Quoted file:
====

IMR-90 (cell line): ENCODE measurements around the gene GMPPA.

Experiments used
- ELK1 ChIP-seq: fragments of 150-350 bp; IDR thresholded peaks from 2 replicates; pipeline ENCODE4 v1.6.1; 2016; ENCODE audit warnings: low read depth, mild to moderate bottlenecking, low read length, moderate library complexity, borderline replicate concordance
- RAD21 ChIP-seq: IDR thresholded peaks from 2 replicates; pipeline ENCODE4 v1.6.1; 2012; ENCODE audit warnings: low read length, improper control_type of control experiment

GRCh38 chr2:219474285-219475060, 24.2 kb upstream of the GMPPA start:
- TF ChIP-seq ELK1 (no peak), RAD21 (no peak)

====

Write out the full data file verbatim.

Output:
IMR-90 (cell line): ENCODE measurements around the gene GMPPA.

Experiments used
- ELK1 ChIP-seq: fragments of 150-350 bp; IDR thresholded peaks from 2 replicates; pipeline ENCODE4 v1.6.1; 2016; ENCODE audit warnings: low read depth, mild to moderate bottlenecking, low read length, moderate library complexity, borderline replicate concordance
- RAD21 ChIP-seq: IDR thresholded peaks from 2 replicates; pipeline ENCODE4 v1.6.1; 2012; ENCODE audit warnings: low read length, improper control_type of control experiment

GRCh38 chr2:219474285-219475060, 24.2 kb upstream of the GMPPA start:
- TF ChIP-seq ELK1 (no peak), RAD21 (no peak)